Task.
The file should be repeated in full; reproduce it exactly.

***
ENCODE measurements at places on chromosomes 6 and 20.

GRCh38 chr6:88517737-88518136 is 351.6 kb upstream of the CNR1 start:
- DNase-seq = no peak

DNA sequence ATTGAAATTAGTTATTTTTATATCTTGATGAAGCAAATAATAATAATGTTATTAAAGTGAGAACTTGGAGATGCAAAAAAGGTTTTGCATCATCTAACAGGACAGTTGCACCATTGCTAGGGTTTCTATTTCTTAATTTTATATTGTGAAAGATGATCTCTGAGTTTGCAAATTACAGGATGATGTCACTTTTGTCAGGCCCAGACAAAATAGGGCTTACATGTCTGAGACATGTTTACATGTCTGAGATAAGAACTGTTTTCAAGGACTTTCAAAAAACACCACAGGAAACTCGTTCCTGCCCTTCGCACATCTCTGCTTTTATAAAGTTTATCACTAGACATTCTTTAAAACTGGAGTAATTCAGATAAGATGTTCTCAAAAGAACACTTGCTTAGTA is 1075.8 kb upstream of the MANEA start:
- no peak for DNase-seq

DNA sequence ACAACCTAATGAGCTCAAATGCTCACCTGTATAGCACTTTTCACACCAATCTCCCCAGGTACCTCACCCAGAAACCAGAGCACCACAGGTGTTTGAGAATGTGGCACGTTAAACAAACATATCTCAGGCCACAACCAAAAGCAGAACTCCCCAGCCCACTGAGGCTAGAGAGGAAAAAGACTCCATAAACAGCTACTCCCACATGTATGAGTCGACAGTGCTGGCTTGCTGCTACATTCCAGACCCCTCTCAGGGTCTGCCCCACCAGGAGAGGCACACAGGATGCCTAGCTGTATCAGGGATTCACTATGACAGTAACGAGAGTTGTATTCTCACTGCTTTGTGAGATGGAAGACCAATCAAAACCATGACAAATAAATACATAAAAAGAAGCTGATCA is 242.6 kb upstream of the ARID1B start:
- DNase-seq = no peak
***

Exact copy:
ENCODE measurements at places on chromosomes 6 and 20.

GRCh38 chr6:88517737-88518136 is 351.6 kb upstream of the CNR1 start:
- DNase-seq = no peak

DNA sequence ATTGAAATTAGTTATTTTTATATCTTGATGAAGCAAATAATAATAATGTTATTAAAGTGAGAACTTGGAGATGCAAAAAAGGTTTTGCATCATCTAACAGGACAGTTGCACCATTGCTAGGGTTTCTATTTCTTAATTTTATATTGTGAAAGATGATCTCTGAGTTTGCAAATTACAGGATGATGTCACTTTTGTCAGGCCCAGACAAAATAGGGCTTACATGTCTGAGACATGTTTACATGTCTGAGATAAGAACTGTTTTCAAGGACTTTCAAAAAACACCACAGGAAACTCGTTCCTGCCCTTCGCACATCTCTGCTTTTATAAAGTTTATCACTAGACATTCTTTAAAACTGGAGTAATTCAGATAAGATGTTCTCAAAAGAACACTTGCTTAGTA is 1075.8 kb upstream of the MANEA start:
- no peak for DNase-seq

DNA sequence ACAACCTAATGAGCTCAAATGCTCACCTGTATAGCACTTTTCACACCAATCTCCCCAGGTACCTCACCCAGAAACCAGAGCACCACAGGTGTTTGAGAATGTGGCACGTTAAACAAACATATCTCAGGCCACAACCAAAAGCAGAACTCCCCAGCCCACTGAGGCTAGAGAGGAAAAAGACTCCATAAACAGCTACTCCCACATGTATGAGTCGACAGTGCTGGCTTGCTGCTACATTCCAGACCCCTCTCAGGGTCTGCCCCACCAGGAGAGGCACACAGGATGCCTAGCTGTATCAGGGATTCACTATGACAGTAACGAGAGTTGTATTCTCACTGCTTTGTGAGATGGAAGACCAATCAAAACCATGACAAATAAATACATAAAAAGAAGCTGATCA is 242.6 kb upstream of the ARID1B start:
- DNase-seq = no peak